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should I be looking for certain features if I plan on repaving this drive a lot?

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closed as not a real question by Chris S Jan 20 '13 at 14:18

It's difficult to tell what is being asked here. This question is ambiguous, vague, incomplete, overly broad, or rhetorical and cannot be reasonably answered in its current form. For help clarifying this question so that it can be reopened, visit the help center.If this question can be reworded to fit the rules in the help center, please edit the question.

    
Why will you be reformatting often? Will you be doing "quick formats" or "full formats"? Would a virtual machine with snapshot and restore capabilities meet your needs? What size of partition will you need? Would RAID be useful for you? An SSD? (They're smaller than ordinary hard drives.) A big hybrid hard drive? (The Seagate Momentus XT hybrids can boot Windows quite a bit faster than ordinary hard drives.) How about a RAM drive holding a virtual machine? Please let us know your use case. I'm curious. –  jasonspiro Dec 11 '11 at 8:29
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3 Answers

up vote 3 down vote accepted

Depends on how you'll be formatting it. If you're just going to be altering the partition table and doing "quick reformats," I don't think a lot of reformats make much of a difference from normal use. Filesystems that support quick formatting will just write the filesystem metadata and journal (if applicable), then overwrite existing data as they need space.

If, on the other hand, you'll be doing "full formats" (as you can do from, say, a Windows install disk when putting NTFS on a disk) or initializing the disk with zeroes a lot, you may want to look for:

  • High throughput - writing solid zeroes to a disk with a slow interface will take quite a while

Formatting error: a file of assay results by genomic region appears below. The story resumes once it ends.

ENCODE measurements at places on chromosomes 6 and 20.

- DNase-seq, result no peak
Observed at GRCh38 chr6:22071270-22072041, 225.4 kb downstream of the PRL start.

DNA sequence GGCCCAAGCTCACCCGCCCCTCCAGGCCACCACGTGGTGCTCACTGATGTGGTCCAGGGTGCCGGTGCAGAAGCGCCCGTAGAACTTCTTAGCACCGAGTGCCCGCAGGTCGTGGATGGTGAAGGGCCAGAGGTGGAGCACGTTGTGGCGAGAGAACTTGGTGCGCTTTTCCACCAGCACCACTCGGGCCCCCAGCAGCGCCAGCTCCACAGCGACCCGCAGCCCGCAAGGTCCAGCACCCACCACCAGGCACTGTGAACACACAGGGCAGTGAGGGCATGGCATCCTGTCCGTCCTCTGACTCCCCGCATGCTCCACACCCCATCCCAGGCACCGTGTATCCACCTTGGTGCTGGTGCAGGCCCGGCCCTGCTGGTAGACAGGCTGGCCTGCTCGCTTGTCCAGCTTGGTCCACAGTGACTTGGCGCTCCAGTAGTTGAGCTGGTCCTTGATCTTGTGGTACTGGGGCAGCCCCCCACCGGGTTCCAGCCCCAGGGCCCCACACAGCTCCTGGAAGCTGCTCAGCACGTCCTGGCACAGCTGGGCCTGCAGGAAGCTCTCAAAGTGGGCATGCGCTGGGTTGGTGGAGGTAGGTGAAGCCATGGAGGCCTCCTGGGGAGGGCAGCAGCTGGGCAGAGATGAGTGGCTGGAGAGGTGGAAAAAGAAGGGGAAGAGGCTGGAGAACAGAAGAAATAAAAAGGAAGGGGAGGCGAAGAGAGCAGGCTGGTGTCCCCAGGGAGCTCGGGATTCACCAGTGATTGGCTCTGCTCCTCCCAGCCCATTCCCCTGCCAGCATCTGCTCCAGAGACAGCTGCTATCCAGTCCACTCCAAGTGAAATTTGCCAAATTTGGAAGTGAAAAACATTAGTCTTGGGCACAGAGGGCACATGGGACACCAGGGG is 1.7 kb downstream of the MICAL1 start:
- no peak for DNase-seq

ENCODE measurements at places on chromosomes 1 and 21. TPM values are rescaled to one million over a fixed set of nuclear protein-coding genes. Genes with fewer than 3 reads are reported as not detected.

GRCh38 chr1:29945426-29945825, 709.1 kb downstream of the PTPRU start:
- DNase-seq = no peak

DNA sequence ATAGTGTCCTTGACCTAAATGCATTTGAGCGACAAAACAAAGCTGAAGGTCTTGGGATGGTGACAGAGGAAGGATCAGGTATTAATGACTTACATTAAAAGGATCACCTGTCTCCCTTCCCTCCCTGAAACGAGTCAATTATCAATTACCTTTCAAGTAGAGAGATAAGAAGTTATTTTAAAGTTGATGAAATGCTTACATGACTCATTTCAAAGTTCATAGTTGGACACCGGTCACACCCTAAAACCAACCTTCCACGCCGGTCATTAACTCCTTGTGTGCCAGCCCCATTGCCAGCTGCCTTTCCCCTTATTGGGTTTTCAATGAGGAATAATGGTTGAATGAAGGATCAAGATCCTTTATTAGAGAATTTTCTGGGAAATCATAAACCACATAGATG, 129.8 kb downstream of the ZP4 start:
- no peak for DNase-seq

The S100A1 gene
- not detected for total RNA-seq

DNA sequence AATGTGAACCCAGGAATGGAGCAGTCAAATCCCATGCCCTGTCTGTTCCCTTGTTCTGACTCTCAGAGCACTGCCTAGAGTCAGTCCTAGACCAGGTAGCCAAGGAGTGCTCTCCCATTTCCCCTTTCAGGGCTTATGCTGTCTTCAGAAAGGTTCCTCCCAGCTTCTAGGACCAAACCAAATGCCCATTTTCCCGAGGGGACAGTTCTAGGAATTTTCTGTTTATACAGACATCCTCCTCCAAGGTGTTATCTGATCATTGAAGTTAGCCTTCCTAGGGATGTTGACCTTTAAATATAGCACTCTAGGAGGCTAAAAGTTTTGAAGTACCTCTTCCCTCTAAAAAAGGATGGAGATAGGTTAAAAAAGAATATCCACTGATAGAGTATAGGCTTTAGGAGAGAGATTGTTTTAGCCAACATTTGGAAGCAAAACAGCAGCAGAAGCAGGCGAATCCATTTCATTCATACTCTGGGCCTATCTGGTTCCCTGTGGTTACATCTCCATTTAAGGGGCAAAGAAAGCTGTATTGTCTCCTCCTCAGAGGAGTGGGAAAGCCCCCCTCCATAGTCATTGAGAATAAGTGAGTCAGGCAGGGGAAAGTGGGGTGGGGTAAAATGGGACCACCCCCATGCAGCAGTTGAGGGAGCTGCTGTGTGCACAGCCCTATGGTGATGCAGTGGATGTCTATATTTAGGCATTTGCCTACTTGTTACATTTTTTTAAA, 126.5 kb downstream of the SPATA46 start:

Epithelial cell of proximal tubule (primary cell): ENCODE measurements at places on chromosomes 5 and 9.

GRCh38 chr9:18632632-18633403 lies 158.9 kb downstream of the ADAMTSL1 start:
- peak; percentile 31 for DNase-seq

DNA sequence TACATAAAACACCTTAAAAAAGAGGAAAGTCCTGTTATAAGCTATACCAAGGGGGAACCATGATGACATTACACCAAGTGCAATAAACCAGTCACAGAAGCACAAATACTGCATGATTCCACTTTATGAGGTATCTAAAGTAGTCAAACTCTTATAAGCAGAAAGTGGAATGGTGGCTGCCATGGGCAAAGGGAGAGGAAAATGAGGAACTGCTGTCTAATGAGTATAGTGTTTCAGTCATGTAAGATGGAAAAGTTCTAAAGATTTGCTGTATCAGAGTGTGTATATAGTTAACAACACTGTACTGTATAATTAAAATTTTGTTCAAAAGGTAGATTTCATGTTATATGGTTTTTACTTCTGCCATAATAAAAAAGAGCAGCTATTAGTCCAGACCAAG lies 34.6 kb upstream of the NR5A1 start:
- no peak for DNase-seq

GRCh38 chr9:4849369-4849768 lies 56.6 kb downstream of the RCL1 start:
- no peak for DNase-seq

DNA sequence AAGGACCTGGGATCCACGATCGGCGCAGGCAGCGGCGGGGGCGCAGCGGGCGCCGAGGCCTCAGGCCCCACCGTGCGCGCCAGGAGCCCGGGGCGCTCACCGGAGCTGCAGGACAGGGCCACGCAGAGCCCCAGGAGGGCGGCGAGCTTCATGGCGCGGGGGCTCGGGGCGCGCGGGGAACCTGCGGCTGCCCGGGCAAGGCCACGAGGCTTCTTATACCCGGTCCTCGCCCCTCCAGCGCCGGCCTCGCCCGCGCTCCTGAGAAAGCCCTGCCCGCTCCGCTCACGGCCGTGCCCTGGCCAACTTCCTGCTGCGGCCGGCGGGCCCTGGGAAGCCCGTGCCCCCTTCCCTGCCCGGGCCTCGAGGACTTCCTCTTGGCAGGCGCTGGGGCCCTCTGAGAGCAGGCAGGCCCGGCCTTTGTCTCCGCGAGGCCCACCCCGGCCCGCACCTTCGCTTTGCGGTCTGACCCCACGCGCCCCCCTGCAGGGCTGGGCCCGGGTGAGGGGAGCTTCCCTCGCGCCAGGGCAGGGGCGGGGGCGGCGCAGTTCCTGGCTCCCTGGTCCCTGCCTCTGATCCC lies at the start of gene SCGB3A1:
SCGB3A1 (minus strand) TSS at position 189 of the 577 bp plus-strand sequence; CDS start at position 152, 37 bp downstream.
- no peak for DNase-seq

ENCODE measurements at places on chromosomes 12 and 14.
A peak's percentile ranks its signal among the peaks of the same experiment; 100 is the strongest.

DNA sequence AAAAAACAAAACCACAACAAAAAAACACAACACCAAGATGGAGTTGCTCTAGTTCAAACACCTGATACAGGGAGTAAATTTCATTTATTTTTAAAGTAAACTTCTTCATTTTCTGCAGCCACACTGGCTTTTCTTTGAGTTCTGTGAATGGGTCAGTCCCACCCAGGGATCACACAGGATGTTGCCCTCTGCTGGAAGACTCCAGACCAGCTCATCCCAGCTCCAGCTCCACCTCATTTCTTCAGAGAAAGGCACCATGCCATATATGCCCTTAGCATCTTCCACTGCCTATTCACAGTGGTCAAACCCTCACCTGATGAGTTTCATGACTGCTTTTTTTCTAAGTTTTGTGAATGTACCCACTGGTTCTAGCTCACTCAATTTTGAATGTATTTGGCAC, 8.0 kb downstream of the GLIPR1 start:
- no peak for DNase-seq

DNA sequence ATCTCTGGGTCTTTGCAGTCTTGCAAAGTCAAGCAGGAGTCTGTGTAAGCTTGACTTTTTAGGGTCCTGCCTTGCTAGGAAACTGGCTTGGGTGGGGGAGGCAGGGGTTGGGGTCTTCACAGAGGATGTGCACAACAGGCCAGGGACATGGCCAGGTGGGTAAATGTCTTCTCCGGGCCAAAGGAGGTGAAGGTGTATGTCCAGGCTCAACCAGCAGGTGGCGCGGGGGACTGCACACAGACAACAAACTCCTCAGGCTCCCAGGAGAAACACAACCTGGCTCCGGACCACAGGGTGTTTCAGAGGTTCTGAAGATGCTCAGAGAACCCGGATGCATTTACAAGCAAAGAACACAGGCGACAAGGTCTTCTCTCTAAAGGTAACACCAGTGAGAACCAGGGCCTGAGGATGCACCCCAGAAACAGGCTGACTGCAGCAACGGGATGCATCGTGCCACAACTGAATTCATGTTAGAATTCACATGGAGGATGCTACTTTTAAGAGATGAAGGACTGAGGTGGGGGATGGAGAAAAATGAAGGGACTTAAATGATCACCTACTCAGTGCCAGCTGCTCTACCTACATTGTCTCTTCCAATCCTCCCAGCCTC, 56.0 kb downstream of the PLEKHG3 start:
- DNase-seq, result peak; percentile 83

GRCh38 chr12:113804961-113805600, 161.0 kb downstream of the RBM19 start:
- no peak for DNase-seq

• Big cache - again, this affects performance. Filling a disk with data will go a lot faster if your drive can cache that data more effectively.
  • Drive utilities provided by the manufacturer - in some cases, drive manufacturers will provide software on CD with the drive that has drive-specific utilities for blanking the drive or securely erasing data.
  • High RPM - if you're really serious, you can get a 10K RPM drive that will improve performance even more.
  • Good heat dissipation - if the drive is seeing a lot of use, as it will if you fully format it often, you'll want to make sure that it doesn't overheat too much while it's churning.

Basically, if you intend to do a lot of full formats, you may want to consider a server-grade drive. They generally come with better warranties and are designed to operate under more extreme conditions than standard consumer-grade drives.

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A hard drive is built for changing 0's to 1's and vice-versa. As the other poster mentioned, an enterprise class drive is designed for 24x7 operation and will have longer warranty/will probably last longer. Other than that, it won't matter.

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If you plan to run a 2.5" drive 24x7, you need to buy the "enterprise" drives. I've seen problems where a consumer drive was installed by the manufacturer, to save costs, and the units started having very strange behaviors. It took a good bit of effort to diagnose the problem.

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